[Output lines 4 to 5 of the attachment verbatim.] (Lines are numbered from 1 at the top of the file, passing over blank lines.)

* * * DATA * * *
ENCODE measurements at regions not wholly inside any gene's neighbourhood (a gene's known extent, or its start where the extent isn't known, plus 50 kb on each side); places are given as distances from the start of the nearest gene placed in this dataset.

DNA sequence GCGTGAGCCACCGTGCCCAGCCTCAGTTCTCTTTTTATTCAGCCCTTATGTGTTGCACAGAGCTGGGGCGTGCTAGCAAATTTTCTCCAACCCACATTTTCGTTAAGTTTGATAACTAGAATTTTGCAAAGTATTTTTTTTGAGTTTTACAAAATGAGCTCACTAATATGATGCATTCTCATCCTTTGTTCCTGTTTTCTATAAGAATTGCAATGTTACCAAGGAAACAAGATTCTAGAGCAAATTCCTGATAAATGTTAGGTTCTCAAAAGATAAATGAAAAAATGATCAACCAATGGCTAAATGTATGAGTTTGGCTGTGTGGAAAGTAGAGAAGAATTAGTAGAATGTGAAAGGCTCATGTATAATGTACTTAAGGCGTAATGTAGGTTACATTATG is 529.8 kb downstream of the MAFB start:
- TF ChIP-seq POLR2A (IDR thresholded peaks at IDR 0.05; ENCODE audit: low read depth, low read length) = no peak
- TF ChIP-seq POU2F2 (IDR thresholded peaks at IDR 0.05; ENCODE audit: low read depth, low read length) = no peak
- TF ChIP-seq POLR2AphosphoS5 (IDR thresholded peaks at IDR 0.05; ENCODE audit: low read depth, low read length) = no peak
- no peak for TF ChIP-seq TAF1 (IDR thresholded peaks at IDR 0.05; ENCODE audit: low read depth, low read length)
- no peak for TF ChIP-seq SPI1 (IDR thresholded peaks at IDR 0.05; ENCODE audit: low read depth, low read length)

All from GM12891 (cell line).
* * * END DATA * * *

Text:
- TF ChIP-seq POU2F2 (IDR thresholded peaks at IDR 0.05; ENCODE audit: low read depth, low read length) = no peak
- TF ChIP-seq POLR2AphosphoS5 (IDR thresholded peaks at IDR 0.05; ENCODE audit: low read depth, low read length) = no peak